Next most important on our agenda is a settling glass of red wine – delicious, then where to for dinner. We had spied a couple of likely spots on our drive through downtown Devonport from the airport, so about 7pm are driving back to Formby Rd to investigate. Looking for a carpark nearby, the beautiful and original Alexander Hotel beckons. The mid 19th Century building, across the road from the Mersey River and with it's excellent, traditional public bar, looks like a relaxing spot to enjoy a pre-dinner glass of Tassie pinot. We are not disappointed with a glass each of Ninth Island '08 pinot noir. We watch 'Spirit of Tasmania' 1 do it's U turn in the Mersey river and pick up speed heading out into Bass Strait bound for Melbourne.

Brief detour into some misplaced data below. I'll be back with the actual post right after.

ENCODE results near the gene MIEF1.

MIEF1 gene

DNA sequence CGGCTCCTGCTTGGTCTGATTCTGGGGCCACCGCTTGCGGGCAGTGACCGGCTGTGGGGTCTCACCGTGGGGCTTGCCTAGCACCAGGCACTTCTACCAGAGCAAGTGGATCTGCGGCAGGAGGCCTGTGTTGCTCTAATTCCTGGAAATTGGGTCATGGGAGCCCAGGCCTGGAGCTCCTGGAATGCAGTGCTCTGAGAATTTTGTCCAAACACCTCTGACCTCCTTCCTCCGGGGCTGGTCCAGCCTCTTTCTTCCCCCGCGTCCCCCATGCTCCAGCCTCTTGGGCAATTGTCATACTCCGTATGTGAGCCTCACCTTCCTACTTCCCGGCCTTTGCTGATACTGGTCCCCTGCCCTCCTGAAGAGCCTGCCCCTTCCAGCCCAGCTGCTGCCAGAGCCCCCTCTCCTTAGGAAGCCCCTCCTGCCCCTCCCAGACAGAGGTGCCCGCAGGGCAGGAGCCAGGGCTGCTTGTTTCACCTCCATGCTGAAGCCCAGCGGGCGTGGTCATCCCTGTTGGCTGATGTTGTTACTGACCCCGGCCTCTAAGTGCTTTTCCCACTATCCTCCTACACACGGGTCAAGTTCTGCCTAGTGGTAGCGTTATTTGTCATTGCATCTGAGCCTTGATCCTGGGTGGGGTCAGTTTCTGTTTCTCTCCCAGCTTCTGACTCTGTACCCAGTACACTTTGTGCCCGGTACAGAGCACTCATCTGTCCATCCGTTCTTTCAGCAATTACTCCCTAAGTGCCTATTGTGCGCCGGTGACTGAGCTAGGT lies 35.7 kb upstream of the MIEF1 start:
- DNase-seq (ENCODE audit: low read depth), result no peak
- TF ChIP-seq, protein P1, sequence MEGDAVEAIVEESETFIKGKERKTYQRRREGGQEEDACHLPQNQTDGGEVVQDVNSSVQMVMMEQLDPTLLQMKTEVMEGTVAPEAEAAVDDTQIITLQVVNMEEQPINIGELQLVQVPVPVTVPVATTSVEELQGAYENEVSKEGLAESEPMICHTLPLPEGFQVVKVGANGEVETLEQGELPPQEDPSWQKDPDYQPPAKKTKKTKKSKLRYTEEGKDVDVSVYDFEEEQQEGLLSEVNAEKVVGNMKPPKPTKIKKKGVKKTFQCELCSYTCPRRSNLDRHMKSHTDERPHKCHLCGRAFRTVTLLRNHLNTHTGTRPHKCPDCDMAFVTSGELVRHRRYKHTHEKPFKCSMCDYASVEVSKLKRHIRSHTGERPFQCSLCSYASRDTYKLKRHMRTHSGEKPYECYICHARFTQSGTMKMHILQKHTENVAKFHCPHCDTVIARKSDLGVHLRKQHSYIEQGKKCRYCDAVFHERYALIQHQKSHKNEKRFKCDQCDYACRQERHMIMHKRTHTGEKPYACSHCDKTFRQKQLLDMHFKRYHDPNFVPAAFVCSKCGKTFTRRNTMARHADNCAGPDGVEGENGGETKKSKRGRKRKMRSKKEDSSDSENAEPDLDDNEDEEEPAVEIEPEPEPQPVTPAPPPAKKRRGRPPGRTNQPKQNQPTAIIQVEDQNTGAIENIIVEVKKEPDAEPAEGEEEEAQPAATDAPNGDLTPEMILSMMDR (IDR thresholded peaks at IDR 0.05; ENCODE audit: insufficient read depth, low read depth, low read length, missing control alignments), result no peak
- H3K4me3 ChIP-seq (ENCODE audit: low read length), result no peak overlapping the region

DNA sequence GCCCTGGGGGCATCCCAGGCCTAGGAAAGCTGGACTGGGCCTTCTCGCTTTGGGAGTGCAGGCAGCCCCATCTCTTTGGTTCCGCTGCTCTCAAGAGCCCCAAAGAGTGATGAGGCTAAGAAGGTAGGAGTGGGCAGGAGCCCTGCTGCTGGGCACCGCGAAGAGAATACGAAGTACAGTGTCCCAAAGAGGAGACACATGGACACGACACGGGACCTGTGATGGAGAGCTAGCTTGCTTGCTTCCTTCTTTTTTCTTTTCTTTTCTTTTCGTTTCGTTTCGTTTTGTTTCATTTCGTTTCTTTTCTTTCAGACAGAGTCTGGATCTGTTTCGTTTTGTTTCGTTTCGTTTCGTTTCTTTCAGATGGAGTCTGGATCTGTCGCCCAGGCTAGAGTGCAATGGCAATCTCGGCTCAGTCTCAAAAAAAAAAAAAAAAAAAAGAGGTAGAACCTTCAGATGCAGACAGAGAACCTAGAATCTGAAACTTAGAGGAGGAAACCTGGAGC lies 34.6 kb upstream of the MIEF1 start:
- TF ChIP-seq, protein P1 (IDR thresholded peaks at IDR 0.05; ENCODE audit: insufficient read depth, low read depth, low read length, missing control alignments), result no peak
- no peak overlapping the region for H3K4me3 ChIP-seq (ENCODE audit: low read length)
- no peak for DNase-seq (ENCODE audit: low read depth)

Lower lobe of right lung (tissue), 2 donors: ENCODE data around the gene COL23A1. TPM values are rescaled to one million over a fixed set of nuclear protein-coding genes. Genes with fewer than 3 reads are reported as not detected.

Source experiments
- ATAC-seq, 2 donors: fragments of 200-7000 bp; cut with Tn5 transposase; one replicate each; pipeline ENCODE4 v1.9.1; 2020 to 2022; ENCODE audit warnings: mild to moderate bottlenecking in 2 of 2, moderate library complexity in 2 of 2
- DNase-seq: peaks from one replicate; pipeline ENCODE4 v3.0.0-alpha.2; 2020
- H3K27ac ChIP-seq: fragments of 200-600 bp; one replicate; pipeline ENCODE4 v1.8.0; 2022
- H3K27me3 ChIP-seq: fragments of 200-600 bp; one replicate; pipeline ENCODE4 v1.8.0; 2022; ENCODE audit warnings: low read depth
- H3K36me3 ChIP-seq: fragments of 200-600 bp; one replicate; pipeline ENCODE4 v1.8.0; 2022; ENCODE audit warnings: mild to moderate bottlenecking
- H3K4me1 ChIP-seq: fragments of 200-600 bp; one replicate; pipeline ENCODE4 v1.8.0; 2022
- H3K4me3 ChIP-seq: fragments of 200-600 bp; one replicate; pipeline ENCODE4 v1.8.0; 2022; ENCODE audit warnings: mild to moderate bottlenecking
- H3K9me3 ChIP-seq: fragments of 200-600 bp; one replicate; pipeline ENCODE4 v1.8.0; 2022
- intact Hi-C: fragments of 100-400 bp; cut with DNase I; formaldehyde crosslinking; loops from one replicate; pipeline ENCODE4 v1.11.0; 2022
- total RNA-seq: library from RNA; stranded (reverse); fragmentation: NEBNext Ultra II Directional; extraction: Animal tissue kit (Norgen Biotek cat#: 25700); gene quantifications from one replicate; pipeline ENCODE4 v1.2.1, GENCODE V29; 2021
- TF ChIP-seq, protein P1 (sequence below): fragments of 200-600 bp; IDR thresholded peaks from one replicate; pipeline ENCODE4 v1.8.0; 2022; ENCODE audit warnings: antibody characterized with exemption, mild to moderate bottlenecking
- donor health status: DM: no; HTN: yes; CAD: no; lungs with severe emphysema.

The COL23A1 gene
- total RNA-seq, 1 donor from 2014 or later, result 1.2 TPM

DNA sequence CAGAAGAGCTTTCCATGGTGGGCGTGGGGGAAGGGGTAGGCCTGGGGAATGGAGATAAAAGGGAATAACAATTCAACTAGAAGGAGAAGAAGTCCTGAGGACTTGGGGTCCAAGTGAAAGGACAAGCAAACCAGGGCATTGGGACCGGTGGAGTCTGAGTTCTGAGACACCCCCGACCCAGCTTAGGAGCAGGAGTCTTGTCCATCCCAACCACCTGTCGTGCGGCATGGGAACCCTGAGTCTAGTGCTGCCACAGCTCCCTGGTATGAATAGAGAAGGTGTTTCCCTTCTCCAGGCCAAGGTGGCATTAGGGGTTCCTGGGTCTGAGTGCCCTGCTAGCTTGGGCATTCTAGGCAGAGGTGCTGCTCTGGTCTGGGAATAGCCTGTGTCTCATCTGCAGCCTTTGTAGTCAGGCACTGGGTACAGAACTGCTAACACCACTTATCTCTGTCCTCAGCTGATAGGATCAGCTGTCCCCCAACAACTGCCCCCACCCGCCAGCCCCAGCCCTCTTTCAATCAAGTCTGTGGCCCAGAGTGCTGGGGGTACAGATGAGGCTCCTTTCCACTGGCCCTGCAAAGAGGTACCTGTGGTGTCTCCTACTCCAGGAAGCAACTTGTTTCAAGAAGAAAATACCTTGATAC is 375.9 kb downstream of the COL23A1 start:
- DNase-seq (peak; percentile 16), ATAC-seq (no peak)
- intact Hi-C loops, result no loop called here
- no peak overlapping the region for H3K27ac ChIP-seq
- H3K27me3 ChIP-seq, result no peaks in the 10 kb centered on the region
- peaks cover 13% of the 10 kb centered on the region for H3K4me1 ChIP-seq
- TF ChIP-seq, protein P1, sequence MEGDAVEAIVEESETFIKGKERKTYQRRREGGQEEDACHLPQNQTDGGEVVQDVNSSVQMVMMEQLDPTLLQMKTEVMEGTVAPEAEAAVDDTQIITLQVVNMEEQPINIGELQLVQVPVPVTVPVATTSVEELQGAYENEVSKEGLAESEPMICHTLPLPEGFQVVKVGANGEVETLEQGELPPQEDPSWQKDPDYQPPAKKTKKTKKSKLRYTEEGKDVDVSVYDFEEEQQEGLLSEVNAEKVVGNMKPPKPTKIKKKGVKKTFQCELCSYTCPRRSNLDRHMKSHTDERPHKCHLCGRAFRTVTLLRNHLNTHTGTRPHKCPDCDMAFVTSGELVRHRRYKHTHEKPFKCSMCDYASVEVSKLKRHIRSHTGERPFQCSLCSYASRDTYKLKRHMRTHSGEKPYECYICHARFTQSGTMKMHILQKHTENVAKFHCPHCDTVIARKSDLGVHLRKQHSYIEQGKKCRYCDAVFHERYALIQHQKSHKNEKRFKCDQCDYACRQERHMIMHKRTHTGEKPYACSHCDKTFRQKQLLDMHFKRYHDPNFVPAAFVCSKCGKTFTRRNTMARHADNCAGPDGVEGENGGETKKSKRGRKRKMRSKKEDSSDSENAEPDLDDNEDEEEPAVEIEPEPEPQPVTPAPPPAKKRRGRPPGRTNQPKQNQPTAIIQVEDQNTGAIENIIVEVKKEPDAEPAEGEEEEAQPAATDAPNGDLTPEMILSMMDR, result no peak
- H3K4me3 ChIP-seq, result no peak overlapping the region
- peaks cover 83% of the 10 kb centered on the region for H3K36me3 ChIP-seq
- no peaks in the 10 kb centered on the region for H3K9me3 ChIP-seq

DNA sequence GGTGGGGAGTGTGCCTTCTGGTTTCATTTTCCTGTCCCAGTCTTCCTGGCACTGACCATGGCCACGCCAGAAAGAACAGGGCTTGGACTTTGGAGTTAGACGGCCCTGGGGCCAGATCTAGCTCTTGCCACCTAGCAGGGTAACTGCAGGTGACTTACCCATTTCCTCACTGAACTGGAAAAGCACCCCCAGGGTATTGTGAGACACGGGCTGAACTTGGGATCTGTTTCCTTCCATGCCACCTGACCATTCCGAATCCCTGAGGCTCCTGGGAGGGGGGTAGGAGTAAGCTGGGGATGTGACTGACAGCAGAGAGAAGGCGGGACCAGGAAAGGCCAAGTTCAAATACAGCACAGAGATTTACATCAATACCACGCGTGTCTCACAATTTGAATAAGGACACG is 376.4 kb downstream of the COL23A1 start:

Feeling a bit hungry, we walk the short distance to our chosen dinner venue, Dannebrog Café Bar and Grill. Not so good – we have left it too late and a queue is backed up to the doors. This place looks a little like an up-market McDonalds, so, on appearance, not our usual choice, but choice is what you don't have in Devonport. The Maitre D politely tells us there is at least a half hour wait. Ever practical, Linda asks if she can recommend anywhere. 'No worries' is the immediate answer – just up the road is the Elimatta Hotel which has an excellent bistro. A short walk and we are seated at the 2nd to last table at the bistro. This place is the most amazing value. A roast dinner – beef this night – including veggies, is just $10.70, and good quality. Where else could you get that. Some more 9th Island pinot and we are feeling very satisfied. A short drive back to the Sunrise and to bed about 10pm. We wake to a beautiful clear day and have breakfast in the little restaurant attached to the Sunrise. Nothing startling but an adequate continental. We haven’t booked any accommodation for our last two mid December nights on the northern coast and decide to return to the Sunrise. After settling the bill for last night we speak with Barbara who promises to have our upstairs end room #27 available for our return. With no credit card or deposit required, it’s very nice and friendly.